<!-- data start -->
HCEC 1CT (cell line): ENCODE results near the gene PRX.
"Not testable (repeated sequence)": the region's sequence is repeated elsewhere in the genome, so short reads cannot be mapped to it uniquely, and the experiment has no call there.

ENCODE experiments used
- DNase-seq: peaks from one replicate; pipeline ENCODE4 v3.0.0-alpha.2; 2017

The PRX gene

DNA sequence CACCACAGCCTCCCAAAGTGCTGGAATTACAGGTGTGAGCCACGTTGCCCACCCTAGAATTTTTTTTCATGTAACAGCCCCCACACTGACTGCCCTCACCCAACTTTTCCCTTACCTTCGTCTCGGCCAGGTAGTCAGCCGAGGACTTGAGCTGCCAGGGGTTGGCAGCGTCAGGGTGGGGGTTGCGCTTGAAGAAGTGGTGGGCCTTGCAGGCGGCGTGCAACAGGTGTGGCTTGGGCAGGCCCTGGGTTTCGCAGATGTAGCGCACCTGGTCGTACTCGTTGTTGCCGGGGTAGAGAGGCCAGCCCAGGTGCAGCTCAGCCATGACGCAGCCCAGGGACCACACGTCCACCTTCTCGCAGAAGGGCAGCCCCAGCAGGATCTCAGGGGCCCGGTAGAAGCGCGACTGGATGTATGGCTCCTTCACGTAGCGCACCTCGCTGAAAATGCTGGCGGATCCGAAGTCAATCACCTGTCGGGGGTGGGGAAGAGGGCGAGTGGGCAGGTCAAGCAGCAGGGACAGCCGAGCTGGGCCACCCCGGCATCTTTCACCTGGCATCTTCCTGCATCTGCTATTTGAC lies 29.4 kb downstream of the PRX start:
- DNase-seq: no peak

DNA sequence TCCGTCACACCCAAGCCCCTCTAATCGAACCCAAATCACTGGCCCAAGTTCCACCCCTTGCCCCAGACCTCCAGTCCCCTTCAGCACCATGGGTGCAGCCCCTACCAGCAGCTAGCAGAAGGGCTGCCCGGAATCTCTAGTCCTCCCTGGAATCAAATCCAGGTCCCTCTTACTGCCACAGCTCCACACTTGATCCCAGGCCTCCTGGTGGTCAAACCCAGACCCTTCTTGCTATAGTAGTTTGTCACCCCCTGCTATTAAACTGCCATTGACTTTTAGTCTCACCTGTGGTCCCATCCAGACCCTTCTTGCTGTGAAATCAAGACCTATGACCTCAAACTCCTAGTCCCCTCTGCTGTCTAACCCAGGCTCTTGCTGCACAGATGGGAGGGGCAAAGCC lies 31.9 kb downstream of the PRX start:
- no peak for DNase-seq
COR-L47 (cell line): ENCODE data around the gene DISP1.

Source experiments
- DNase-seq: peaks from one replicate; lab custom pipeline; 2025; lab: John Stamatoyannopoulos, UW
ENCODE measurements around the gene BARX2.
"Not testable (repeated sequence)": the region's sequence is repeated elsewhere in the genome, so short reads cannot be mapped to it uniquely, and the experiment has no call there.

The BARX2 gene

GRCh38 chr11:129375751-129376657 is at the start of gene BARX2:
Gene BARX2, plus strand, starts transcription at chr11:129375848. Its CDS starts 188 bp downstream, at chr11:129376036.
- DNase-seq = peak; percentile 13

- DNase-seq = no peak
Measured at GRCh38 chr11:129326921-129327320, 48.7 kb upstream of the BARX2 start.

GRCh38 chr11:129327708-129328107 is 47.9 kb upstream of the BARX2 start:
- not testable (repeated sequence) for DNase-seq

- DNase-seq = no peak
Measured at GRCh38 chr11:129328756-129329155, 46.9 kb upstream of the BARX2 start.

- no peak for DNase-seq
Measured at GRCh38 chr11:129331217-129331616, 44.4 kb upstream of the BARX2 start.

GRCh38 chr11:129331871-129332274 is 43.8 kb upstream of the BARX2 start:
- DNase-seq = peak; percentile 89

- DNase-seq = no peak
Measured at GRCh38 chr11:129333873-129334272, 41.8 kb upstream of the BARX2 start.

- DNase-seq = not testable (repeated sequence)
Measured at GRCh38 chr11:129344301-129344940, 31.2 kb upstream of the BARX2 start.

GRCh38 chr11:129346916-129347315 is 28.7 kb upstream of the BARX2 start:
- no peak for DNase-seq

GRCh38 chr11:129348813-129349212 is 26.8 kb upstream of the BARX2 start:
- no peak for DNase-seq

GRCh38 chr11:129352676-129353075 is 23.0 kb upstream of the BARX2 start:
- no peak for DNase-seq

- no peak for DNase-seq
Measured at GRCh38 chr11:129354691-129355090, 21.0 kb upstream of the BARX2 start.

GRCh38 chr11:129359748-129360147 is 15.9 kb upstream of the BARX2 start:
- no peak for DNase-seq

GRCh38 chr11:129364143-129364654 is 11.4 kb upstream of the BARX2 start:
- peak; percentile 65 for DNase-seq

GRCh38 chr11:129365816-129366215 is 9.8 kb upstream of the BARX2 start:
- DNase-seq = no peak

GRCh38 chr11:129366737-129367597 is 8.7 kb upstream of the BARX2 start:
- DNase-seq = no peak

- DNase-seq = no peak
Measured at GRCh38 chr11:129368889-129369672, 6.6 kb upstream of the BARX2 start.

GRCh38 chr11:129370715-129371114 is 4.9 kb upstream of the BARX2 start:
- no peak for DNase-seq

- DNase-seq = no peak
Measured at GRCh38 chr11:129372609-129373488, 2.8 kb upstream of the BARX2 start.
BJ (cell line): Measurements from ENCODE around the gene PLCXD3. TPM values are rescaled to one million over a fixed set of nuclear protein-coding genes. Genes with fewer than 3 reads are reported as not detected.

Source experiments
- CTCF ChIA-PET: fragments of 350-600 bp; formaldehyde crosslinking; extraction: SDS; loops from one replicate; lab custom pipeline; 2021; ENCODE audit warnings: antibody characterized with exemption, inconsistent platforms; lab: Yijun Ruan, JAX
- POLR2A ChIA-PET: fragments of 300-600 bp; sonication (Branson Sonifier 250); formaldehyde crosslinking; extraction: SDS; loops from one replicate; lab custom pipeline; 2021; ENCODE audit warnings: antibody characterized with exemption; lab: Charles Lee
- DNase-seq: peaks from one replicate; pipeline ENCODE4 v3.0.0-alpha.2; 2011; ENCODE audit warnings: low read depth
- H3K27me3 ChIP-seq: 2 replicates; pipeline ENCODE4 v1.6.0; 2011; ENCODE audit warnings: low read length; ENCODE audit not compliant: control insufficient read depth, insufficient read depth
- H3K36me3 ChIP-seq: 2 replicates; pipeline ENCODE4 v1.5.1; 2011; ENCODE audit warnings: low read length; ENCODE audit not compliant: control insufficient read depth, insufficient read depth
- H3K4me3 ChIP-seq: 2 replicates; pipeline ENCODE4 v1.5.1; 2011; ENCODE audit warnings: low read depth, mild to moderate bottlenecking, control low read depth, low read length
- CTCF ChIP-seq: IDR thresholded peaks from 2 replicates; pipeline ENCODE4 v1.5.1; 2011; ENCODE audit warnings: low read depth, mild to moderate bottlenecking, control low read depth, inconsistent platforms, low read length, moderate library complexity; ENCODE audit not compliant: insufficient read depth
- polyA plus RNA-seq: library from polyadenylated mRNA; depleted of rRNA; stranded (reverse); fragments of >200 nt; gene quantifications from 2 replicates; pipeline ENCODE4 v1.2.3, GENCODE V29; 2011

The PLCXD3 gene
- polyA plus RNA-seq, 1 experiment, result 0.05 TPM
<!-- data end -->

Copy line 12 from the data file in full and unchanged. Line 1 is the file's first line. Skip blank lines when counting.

- DNase-seq: peaks from one replicate; lab custom pipeline; 2025; lab: John Stamatoyannopoulos, UW